In a single session, for example, dozens of surgeons, scientists and recovery coordinators worked through the night to collect cells from 17 tissues and organs from a single human donor within an hour of removal. life support and organ harvesting. for transplantation. This rapid approach provides the ability to study differences in cell types without the degradation in data quality that can occur when using frozen tissue. Additionally, the use of samples from a single donor simplifies data analysis, eliminating the need to control for genetic, age-related, and environmental differences between individuals.
“If we read enough RNA fragments, it’s like having a high-resolution telescope that can see in 25,000 dimensions,” said Bob Jones, senior research engineer in Stanford’s Department of Bioengineering and a member of the Tabula Consortium. Sapiens. “It’s an incredible detail.”
Tabula Sapiens uniquely includes an analysis of alternative splicing products, a cellular process by which different RNA transcripts can arise from a single gene, leading to many protein variants. “Because multiple RNA transcripts can come from each of our 25,000 genes, it becomes very difficult to functionally characterize each gene and what it may encode in the ‘wet lab,'” said Consortium member Julia Salzman. Tabula Sapiens, Ph.D., associate professor of biomedical data science and biochemistry at Stanford. “This type of research cannot be driven by experimentation, it must be driven by data.”
In a surprise already unveiled by Tabula Sapiens, Salzman said, researchers found that sets of housekeeping genes — so called because they were thought to manage basic functions the same way in every cell — likely had many more roles in the body than he was. thought before. And in the scientific paper, the team reports that CD47, a protein implicated in both cancer and the buildup of dangerous plaques on artery walls, can differ dramatically from cell to cell, a discovery that could guide the development of drugs that are more effective or have fewer side effects. The scientific paper also reveals that the gut microbiome is “patchy” rather than uniform – data from Tabula Sapiens shows that distinct microbial populations exist within inches of each other in the digestive tract.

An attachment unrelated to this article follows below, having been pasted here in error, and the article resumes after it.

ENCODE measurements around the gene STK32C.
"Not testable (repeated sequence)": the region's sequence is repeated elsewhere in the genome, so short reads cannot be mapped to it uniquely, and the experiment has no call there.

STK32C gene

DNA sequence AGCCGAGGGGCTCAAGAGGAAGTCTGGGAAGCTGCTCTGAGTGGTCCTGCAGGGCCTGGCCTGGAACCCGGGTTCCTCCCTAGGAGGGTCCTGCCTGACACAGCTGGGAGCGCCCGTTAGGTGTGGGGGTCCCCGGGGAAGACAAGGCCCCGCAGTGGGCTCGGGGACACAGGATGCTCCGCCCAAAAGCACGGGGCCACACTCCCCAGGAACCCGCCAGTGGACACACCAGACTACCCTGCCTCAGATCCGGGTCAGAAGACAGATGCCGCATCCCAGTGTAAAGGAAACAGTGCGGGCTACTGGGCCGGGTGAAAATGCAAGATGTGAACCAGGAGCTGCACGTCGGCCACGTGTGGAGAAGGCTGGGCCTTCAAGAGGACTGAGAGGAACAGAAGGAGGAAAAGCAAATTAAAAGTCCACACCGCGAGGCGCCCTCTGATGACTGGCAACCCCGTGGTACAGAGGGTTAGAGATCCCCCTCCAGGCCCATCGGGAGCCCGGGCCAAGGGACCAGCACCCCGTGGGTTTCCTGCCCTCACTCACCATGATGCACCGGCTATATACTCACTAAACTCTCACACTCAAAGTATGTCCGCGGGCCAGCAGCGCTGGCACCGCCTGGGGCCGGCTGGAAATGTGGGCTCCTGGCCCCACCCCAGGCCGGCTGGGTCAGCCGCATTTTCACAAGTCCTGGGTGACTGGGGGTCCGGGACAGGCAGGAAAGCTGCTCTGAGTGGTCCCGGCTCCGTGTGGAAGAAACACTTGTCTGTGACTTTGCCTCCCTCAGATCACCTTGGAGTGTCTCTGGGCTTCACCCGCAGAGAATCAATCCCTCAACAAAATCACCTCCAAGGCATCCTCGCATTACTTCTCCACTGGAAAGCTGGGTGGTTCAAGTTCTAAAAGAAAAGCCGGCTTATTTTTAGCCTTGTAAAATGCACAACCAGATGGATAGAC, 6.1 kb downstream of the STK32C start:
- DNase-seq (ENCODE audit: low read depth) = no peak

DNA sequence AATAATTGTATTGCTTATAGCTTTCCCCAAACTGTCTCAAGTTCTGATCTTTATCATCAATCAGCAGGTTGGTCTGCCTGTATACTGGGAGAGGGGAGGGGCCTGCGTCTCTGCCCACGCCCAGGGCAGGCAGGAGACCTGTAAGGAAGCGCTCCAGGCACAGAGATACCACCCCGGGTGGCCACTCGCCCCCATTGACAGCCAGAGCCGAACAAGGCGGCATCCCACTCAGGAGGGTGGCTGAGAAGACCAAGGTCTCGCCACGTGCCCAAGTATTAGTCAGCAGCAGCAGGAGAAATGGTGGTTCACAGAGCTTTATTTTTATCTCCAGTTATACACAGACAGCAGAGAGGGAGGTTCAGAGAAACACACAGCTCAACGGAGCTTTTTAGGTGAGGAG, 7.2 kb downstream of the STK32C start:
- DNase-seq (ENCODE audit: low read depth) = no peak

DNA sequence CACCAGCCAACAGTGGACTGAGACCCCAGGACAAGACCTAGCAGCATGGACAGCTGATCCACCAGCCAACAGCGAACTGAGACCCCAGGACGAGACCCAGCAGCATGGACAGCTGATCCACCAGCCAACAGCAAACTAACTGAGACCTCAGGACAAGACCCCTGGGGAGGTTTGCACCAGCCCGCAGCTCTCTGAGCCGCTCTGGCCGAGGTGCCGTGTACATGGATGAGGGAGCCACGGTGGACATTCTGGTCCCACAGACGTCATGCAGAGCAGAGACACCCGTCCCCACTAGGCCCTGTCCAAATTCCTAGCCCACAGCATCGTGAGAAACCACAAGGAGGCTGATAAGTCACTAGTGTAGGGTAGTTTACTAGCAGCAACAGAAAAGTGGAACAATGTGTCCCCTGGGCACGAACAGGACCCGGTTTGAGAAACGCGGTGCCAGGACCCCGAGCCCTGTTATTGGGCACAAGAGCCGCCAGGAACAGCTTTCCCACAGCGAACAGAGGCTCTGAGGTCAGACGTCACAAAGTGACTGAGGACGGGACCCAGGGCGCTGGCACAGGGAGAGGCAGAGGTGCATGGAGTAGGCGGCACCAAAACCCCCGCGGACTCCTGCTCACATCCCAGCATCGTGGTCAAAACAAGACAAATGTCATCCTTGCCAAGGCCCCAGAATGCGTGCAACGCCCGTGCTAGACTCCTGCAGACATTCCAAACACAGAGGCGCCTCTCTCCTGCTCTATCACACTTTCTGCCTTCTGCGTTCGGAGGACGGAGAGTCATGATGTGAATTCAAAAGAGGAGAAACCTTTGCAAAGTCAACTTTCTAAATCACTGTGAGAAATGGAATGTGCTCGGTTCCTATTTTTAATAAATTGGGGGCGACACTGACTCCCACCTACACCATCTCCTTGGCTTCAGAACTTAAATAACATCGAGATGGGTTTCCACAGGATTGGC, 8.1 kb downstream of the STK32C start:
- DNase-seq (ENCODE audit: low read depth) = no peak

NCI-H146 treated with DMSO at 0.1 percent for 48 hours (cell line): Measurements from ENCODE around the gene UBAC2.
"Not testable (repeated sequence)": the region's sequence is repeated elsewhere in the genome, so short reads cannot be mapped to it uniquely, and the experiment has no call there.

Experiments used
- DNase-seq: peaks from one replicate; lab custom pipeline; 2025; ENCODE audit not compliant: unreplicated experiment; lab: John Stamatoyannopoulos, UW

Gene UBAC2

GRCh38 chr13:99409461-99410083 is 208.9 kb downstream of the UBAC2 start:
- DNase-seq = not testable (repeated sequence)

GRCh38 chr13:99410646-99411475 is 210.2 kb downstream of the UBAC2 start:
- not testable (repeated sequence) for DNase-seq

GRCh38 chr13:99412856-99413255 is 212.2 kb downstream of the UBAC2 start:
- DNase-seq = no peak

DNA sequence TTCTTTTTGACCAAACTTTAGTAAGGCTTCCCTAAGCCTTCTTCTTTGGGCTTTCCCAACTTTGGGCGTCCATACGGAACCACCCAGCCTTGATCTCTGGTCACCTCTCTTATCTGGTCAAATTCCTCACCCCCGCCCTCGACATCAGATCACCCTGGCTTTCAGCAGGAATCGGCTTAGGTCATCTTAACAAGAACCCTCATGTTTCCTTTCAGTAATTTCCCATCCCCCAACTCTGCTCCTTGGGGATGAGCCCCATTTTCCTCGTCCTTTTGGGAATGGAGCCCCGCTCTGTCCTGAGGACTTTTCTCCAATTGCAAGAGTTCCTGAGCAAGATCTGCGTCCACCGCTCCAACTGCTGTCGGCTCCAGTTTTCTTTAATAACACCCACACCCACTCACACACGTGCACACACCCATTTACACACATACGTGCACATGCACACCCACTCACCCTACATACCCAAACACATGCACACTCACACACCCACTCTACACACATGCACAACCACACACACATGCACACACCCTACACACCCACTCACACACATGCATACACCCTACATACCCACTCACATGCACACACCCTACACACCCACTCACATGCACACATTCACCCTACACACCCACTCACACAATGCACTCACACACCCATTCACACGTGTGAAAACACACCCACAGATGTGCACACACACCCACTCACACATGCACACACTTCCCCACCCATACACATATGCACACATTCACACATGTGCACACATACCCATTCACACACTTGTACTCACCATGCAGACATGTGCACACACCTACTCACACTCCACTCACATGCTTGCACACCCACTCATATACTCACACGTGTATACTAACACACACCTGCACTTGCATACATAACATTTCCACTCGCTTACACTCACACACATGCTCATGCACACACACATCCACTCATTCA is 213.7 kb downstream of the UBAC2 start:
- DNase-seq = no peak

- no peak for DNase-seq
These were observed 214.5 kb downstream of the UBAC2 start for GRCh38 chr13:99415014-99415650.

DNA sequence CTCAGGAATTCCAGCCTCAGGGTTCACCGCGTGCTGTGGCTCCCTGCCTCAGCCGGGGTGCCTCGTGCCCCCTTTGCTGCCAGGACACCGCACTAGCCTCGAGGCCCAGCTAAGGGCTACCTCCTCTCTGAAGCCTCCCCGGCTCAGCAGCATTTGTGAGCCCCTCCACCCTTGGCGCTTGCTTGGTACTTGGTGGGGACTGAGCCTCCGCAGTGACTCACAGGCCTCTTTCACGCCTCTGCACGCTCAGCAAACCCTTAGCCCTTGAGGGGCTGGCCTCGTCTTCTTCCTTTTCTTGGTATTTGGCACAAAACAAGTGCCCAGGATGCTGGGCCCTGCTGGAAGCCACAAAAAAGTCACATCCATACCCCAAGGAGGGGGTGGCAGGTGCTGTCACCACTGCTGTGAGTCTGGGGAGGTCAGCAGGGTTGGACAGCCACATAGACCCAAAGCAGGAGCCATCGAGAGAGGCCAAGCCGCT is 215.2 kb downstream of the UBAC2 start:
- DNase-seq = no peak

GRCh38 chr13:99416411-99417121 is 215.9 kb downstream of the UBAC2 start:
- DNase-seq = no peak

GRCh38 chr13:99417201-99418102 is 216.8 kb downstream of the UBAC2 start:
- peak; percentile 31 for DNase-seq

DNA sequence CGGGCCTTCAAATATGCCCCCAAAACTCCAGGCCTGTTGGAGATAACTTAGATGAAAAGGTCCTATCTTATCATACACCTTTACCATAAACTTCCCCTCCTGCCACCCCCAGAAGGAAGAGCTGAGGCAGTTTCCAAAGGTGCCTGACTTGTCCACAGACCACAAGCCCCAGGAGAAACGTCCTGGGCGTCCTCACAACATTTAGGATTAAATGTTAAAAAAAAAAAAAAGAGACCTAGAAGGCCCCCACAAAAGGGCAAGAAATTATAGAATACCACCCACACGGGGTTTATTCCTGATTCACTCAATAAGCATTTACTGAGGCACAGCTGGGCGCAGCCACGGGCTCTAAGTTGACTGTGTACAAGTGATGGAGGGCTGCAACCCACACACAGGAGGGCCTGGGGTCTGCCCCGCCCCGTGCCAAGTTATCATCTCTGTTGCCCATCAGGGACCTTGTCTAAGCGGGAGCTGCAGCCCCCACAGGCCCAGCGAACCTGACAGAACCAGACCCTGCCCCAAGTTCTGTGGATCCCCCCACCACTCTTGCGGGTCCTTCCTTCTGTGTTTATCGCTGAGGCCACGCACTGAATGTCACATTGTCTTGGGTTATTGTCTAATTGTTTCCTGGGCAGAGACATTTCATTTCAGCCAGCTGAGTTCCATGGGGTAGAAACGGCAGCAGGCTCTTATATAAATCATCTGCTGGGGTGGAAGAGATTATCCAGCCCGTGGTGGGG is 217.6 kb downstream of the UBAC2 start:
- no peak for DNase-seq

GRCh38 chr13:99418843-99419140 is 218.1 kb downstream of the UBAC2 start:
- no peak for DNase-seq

“We are already revealing important new biology that we simply would not have had the opportunity to know without Tabula Sapiens,” Salzman said. “With this atlas, we have a huge opportunity to improve our understanding of how the human body works.”
Tabula Sapiens is accessible through a free and easy-to-use data portal, which provides links to all components of the multimodal atlas. “We are committed to making our data easily and widely accessible,” Biohub’s Pisco said. “Enabling scientists with different skill sets to take full advantage of incredible resources like Tabula Sapiens will accelerate scientific progress.”
A user-friendly, open-source tool called cellxgene (“cell by gene”), developed by CZI’s Science Technology group, means that even scientists without a computer background can use Tabula Sapiens in their work. The tool, integrated into the Tabula Sapiens portal, is already helping scientists address a variety of questions, such as understanding which cell types are most prone to deleterious genetic mutations, how immune cell populations differ in various organs and identification of tissues vulnerable to attack. by the virus that causes COVID-19.
“Our cellxgene tool helps scientists, like those at the Tabula Sapiens Consortium, answer fundamental questions about human biology in seconds, not years,” said Phil Smoot, Chief Science and Technology Officer and vice president of engineering at CZI. “We are excited to see how other scientists will leverage this platform to further our understanding of human health and disease.”
Multi-tissue cell atlases provide insight into immunity and disease
The Tabula Sapiens: a unicellular multi-organ transcriptomic atlas of man, Science (2022). DOI: 10.1126/science.abl4896. www.science.org/doi/10.1126/science.abl4896
Provided by Chan Zuckerberg Biohub